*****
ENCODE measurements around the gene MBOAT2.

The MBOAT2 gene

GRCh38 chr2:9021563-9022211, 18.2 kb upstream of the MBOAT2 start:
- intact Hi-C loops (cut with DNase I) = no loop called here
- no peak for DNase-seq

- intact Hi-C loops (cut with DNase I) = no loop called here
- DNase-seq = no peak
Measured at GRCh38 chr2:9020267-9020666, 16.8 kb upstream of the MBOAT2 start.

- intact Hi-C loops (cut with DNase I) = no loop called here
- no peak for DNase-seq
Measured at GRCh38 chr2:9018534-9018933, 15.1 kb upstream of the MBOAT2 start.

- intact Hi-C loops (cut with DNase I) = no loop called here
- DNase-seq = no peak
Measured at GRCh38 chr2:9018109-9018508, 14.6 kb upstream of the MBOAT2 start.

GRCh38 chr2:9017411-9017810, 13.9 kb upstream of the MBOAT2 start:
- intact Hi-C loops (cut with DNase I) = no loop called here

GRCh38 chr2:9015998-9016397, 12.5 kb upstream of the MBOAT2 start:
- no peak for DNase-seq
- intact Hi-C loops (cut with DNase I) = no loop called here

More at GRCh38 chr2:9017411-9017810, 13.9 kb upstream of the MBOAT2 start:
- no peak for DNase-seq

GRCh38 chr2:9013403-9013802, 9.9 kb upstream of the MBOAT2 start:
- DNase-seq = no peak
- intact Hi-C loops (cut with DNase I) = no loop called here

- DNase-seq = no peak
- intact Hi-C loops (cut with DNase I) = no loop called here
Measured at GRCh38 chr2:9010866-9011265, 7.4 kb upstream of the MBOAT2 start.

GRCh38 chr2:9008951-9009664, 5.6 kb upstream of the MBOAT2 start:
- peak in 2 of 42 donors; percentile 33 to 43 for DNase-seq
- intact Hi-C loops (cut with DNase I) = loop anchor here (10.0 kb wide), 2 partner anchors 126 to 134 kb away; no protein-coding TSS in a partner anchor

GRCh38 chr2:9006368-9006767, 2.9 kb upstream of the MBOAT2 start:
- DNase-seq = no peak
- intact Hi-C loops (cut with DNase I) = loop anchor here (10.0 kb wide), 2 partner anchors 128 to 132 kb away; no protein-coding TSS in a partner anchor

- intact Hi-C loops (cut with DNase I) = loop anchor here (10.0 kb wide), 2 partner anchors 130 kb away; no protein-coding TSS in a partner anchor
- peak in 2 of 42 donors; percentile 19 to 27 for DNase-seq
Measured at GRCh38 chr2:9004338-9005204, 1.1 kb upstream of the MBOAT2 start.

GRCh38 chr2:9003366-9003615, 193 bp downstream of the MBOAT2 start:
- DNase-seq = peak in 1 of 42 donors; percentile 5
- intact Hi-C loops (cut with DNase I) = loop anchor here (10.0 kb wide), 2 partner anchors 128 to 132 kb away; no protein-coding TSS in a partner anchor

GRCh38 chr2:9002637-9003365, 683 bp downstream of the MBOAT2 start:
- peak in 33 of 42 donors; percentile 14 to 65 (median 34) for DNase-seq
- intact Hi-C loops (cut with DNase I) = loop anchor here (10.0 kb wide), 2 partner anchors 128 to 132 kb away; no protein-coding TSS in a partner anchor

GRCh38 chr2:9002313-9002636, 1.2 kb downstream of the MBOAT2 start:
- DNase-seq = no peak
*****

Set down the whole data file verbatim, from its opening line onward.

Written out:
ENCODE measurements around the gene MBOAT2.

The MBOAT2 gene

GRCh38 chr2:9021563-9022211, 18.2 kb upstream of the MBOAT2 start:
- intact Hi-C loops (cut with DNase I) = no loop called here
- no peak for DNase-seq

- intact Hi-C loops (cut with DNase I) = no loop called here
- DNase-seq = no peak
Measured at GRCh38 chr2:9020267-9020666, 16.8 kb upstream of the MBOAT2 start.

- intact Hi-C loops (cut with DNase I) = no loop called here
- no peak for DNase-seq
Measured at GRCh38 chr2:9018534-9018933, 15.1 kb upstream of the MBOAT2 start.

- intact Hi-C loops (cut with DNase I) = no loop called here
- DNase-seq = no peak
Measured at GRCh38 chr2:9018109-9018508, 14.6 kb upstream of the MBOAT2 start.

GRCh38 chr2:9017411-9017810, 13.9 kb upstream of the MBOAT2 start:
- intact Hi-C loops (cut with DNase I) = no loop called here

GRCh38 chr2:9015998-9016397, 12.5 kb upstream of the MBOAT2 start:
- no peak for DNase-seq
- intact Hi-C loops (cut with DNase I) = no loop called here

More at GRCh38 chr2:9017411-9017810, 13.9 kb upstream of the MBOAT2 start:
- no peak for DNase-seq

GRCh38 chr2:9013403-9013802, 9.9 kb upstream of the MBOAT2 start:
- DNase-seq = no peak
- intact Hi-C loops (cut with DNase I) = no loop called here

- DNase-seq = no peak
- intact Hi-C loops (cut with DNase I) = no loop called here
Measured at GRCh38 chr2:9010866-9011265, 7.4 kb upstream of the MBOAT2 start.

GRCh38 chr2:9008951-9009664, 5.6 kb upstream of the MBOAT2 start:
- peak in 2 of 42 donors; percentile 33 to 43 for DNase-seq
- intact Hi-C loops (cut with DNase I) = loop anchor here (10.0 kb wide), 2 partner anchors 126 to 134 kb away; no protein-coding TSS in a partner anchor

GRCh38 chr2:9006368-9006767, 2.9 kb upstream of the MBOAT2 start:
- DNase-seq = no peak
- intact Hi-C loops (cut with DNase I) = loop anchor here (10.0 kb wide), 2 partner anchors 128 to 132 kb away; no protein-coding TSS in a partner anchor

- intact Hi-C loops (cut with DNase I) = loop anchor here (10.0 kb wide), 2 partner anchors 130 kb away; no protein-coding TSS in a partner anchor
- peak in 2 of 42 donors; percentile 19 to 27 for DNase-seq
Measured at GRCh38 chr2:9004338-9005204, 1.1 kb upstream of the MBOAT2 start.

GRCh38 chr2:9003366-9003615, 193 bp downstream of the MBOAT2 start:
- DNase-seq = peak in 1 of 42 donors; percentile 5
- intact Hi-C loops (cut with DNase I) = loop anchor here (10.0 kb wide), 2 partner anchors 128 to 132 kb away; no protein-coding TSS in a partner anchor

GRCh38 chr2:9002637-9003365, 683 bp downstream of the MBOAT2 start:
- peak in 33 of 42 donors; percentile 14 to 65 (median 34) for DNase-seq
- intact Hi-C loops (cut with DNase I) = loop anchor here (10.0 kb wide), 2 partner anchors 128 to 132 kb away; no protein-coding TSS in a partner anchor

GRCh38 chr2:9002313-9002636, 1.2 kb downstream of the MBOAT2 start:
- DNase-seq = no peak